The text comes from the writers’ direct experience of the city.  While some of the text is quite literal in its placement, some invites the reader to enjoy the unexpected context.  Landmarks take subtly new forms as inspired by the imaginative interpretations of some of the writers. One-line snippets from stories run along city streets. Longer stories sit in blocks on the grid. An acknowledgement of country floats through the Yarra. The collaboration with Alex and STREAT aligns with the aims and objectives of the non/fictionLab, which is engaged in creative fieldwork, critical perspectives and imaginative inquiry".

The STREAT Stories Mapping project is an inspiring example of how we can share urban stories. Building shared understanding is a key part of creating strong, connected and inclusive communities.

To learn more about the organisations involved in the STREAT Stories Mapping project, follow the links at the end of this post. We also encourage you to visit #STREATbeats and listen to some of the youth stories that have been turned into songs.

Gathering stories from the STREAT. ©RMITnon/fictionlab

STREAT Stories Map.  ©AlexHotchin

STREAT Stories Map.  ©AlexHotchin

STREAT map christmas gift wrap. ©RMITnon/fictionlab.

non/fiction lab team members Stacyi Taylor and Francesa Rendle-Short. ©RMITnon/fictionlab.

STREAT map christmas gift wrap. ©RMITnon/fictionlab.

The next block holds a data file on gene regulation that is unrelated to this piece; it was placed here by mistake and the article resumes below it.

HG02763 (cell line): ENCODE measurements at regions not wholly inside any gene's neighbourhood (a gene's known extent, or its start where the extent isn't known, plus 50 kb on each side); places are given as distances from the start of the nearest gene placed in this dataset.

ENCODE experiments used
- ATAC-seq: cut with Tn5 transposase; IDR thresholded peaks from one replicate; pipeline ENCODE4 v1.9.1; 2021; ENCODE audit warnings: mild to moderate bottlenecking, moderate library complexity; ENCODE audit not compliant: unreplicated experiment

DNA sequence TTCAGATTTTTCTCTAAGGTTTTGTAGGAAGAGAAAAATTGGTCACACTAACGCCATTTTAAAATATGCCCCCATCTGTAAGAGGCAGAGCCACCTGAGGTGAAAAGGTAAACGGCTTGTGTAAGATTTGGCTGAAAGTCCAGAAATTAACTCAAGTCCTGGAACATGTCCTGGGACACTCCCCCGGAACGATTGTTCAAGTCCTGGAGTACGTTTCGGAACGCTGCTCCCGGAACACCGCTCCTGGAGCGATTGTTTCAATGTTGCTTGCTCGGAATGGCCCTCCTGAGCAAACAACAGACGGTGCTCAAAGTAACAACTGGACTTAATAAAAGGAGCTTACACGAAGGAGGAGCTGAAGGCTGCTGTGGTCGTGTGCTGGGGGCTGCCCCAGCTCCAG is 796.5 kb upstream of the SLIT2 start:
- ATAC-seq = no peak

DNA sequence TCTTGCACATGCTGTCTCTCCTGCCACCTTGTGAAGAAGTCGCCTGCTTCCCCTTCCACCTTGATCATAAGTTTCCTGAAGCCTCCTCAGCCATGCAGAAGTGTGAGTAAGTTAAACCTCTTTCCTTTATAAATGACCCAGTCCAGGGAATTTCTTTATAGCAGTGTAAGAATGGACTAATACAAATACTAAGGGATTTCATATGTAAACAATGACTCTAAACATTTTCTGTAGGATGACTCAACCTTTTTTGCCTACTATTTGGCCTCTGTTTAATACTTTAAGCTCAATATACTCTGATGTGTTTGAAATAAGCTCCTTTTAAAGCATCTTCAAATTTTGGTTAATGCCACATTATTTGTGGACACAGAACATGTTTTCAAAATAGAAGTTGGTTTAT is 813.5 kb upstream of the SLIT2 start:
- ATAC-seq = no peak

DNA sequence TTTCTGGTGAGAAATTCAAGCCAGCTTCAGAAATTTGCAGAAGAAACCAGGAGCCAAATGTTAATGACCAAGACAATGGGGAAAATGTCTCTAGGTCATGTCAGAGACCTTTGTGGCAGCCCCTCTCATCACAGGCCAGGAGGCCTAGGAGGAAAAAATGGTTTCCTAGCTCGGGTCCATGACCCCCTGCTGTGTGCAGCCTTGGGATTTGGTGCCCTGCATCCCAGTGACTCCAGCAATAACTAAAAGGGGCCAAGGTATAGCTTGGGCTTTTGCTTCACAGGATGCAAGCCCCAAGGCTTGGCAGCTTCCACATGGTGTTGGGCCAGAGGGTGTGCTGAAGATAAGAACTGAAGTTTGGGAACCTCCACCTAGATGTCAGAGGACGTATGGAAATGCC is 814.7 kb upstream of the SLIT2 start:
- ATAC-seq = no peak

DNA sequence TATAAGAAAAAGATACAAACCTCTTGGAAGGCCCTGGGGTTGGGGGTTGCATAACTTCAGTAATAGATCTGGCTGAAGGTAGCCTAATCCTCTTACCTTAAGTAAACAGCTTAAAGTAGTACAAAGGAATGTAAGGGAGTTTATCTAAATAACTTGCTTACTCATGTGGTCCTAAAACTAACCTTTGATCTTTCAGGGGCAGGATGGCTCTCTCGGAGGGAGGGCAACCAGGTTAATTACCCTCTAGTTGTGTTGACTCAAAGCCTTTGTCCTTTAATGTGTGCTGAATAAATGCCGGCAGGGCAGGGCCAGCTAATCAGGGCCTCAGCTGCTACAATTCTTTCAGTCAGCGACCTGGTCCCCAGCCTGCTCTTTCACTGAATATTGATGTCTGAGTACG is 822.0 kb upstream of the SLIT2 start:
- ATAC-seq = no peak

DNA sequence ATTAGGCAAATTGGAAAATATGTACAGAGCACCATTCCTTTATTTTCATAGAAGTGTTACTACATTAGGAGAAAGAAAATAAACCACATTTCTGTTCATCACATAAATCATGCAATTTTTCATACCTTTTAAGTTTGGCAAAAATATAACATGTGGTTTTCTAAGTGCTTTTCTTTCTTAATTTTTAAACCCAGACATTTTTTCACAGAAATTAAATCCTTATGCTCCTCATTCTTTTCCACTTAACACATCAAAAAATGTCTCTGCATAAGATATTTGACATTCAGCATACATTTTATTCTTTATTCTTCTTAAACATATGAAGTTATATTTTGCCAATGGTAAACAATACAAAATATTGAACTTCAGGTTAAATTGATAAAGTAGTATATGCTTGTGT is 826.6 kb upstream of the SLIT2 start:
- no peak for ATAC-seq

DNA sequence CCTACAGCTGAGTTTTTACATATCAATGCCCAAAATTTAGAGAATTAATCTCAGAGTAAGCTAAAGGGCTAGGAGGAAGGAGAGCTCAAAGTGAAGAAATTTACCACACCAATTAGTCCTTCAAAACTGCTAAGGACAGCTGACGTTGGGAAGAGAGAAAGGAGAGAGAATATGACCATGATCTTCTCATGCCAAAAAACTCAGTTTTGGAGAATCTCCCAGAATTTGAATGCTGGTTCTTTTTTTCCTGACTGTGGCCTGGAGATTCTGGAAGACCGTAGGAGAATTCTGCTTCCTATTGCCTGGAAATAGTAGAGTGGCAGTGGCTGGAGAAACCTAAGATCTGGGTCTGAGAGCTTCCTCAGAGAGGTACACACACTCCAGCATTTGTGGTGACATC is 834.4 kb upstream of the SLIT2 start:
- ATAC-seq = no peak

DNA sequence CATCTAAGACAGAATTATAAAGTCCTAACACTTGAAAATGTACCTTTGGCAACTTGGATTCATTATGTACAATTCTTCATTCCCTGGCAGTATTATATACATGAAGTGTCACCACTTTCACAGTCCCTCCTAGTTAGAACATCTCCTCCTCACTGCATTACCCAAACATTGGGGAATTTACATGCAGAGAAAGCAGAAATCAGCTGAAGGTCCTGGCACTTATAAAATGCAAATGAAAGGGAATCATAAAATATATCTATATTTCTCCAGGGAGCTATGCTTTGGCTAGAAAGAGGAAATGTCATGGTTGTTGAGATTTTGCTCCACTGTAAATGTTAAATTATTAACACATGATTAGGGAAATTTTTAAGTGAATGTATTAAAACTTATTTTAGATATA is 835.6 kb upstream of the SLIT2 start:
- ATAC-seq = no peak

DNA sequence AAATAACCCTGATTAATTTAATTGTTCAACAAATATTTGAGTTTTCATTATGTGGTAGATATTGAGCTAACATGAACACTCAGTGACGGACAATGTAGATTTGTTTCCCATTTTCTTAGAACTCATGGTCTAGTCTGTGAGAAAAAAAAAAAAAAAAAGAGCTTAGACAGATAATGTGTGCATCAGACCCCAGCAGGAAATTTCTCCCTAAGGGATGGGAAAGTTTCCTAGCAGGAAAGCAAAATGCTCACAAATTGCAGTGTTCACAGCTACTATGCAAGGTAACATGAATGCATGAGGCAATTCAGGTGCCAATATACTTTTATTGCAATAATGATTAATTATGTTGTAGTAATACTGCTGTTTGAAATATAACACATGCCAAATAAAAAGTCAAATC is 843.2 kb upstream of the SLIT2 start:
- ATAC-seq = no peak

STREAT Stories Project Team:

STREAT is a social enterprise helping homeless youth to have a stable self, stable job and stable home. Through its six hospitality businesses in Melbourne STREAT provides young people with supported pathways to employment – including assistance finding stable housing, vocational skills, improved mental health and well-being.

RMIT non/fictionLab is a research centre that critically explores and articulates the value of creative work as a playful vessel for the imagination. This thinking through making can show people who they are and how they are implicated in the lives of others. Non/fiction lab builds and supports laboratories of practice around matters of social, political, cultural and environmental concern. They work in partnership with fellow scholars, writers and artists, and with industries and communities, local and international. The team for this project includes Dr Michelle Aung Thin, Kat Clarke, Dr Melody Ellis, Dr Francesca Rendle-Short, Dr Ronnie Scott and Stayci Taylor. 

Alex Hotchin is an illustrator, creator, map maker and adventurer. Working across a variety of media, she creates work based on the principals of story telling by capturing detailed moments in multi-layered narratives.  She has a particular interest in the art of map making, and uses this medium to tell stories about the inherent subjectivity of experiencing a place.  Her maps have been exhibited in New York, Istanbul and Melbourne.